One night after making piles of tamales (see our story in the December 2014 issue), I had some masa (corn dough) left over, and I couldn’t bear to toss it. So I made sopes. I formed little cups from the dough, baked them briefly, and fried them until crisp and golden.
The toppings? Whatever I could scrounge up in the Sunset test kitchen–refried beans, chorizo, serrano chiles, cabbage, shredded Jack cheese, and cilantro. If I’d had an avocado, I would have used it too. You really could put anything on these little suckers and they’d still taste good.
I finished them long after I’d thought everyone had gone home, yet magically a few late-working colleagues materialized in the test kitchen to help me gobble them up. The fragrance of corn has a way of traveling down corridors.
Crispy Masa Boats
Here’s the basic method, courtesy of author and restaurateur Rick Bayless, a cooking hero of mine. It’s loosely based on a recipe in his 1987 cookbook Authentic Mexico.
Whatever toppings you have lying around (even just beans and cheese would be good)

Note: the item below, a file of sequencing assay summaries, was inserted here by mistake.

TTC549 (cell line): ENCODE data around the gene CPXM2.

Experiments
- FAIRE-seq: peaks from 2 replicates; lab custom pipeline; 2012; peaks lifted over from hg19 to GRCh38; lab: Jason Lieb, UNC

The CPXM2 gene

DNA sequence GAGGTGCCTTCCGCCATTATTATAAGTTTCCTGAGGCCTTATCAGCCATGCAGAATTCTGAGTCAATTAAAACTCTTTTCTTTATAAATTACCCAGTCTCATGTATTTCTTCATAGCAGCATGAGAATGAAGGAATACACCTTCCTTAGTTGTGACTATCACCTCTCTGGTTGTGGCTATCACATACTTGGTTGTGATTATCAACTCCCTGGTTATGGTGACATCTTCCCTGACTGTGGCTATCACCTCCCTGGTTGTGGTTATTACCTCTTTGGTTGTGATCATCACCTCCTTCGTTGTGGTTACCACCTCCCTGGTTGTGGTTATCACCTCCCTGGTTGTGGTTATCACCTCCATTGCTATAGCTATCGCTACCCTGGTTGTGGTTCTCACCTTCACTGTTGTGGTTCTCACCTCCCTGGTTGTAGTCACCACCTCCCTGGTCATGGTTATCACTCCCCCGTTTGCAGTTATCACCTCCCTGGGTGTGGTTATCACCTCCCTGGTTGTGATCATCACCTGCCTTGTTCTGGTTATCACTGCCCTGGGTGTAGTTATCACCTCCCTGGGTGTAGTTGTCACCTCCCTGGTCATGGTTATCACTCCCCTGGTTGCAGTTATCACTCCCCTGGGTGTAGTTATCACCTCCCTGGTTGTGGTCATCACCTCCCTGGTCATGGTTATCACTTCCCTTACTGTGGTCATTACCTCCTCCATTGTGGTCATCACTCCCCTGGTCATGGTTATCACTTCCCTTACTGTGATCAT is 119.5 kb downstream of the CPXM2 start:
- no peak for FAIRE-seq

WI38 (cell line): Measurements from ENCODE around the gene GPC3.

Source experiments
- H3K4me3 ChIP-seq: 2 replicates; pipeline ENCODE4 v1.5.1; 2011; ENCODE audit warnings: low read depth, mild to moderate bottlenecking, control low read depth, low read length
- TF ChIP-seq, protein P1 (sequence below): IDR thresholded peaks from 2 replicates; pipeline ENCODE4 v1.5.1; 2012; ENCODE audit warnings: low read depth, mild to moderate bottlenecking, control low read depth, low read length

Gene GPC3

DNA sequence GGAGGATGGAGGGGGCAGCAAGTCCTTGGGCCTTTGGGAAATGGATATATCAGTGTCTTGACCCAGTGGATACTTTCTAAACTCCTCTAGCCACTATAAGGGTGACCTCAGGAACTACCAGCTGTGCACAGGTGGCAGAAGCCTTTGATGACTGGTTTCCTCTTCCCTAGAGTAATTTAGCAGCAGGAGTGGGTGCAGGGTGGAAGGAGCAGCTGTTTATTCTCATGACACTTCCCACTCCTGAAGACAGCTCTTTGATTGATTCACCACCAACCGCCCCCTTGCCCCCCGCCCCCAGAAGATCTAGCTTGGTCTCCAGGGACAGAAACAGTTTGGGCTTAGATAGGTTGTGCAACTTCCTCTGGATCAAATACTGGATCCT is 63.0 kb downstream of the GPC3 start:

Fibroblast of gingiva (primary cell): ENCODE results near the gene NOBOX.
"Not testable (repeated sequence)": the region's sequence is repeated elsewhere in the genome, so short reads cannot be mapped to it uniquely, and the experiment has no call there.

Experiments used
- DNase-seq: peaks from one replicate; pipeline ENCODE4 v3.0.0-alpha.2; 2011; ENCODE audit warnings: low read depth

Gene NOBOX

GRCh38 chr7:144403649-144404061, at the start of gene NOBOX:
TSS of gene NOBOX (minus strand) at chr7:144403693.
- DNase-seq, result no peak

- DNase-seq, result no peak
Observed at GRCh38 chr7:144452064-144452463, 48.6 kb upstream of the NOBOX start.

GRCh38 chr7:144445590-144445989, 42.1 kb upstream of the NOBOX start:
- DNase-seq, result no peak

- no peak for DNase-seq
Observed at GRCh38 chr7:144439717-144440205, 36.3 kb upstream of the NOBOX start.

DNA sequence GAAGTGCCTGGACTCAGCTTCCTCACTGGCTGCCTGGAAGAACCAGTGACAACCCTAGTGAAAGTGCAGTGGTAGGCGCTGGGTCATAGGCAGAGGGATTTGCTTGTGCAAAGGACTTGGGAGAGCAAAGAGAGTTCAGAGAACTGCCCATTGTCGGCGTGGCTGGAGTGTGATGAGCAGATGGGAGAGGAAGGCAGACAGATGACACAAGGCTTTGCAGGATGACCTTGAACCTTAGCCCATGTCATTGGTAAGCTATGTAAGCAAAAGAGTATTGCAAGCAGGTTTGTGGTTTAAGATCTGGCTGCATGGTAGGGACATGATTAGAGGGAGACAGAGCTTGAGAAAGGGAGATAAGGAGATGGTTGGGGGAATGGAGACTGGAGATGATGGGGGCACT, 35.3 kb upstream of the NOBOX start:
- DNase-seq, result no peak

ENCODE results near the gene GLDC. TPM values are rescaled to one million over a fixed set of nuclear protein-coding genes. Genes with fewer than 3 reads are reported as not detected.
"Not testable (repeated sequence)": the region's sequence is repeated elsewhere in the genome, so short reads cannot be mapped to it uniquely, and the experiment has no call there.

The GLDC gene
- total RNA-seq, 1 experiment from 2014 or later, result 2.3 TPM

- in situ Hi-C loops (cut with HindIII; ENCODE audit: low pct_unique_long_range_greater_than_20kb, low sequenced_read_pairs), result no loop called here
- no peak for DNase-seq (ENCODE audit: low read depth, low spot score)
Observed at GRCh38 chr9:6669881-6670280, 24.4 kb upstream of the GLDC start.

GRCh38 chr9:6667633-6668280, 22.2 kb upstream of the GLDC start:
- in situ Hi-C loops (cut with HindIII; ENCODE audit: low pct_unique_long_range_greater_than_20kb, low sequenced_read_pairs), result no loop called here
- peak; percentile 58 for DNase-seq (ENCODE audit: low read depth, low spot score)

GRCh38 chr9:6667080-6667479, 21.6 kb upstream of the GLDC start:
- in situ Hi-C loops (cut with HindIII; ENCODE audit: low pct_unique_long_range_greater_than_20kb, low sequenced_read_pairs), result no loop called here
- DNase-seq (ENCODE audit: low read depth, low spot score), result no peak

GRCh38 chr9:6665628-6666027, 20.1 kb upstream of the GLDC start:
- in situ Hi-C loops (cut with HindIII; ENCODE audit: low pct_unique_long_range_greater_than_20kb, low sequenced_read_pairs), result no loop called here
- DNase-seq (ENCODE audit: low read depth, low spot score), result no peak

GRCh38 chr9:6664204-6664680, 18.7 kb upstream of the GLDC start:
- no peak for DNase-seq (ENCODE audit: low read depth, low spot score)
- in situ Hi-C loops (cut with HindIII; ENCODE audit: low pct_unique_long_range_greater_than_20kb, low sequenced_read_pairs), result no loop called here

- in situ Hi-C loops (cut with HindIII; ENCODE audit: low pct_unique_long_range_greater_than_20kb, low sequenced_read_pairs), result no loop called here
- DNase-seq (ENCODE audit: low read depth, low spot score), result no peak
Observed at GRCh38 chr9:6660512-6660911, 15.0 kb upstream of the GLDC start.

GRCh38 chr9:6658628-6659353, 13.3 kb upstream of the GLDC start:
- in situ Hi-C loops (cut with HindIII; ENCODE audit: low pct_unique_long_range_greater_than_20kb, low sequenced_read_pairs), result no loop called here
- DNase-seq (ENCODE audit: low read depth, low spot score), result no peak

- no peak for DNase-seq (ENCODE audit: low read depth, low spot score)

Vegetable oil for frying
- Heat oven to 200°. Roll your leftover masa into balls about 1 ½ inches wide and cover with plastic wrap or a damp kitchen towel.
- Heat a cast-iron frying pan over medium heat. Meanwhile, cut a large square out of a plastic freezer bag. Flatten one of the balls on it, the pat it out into a disk about 3/8 inches thick and 2 ½ inches in diameter. With the disk still on the plastic, flip it onto one hand, peel off the plastic, and lay it in the frying pan. Bake it about 2 minutes per side, or until lightly browned. Pat out and toast the rest of the masa balls this way
- With a sharp knife, slice each disk horizontally in half, like an English muffin. With the cooked side down, pinch up a ¼-in.-high border around each disk, mooshing out the soft center to help make the sides. As you work, cover the sopes with a damp kitchen towel so the don’t dry out.
- Pour enough vegetable oil into a deep soup pot to come ¾ in. up the sides. (I like using a soup pot because it corrals the spatters; you could also re-use the cast-iron frying pan.) Insert a deep-fry thermometer and heat over medium-high heat until it registers 360°. Fry the sope shells 3 or 4 at a time until light golden, 45 seconds to 1 minute; they should be crunchy outside, but soft and moist within.
- Drain on paper towels and keep warm in oven until you’ve finished them all. Fill and serve immediately, with salsa.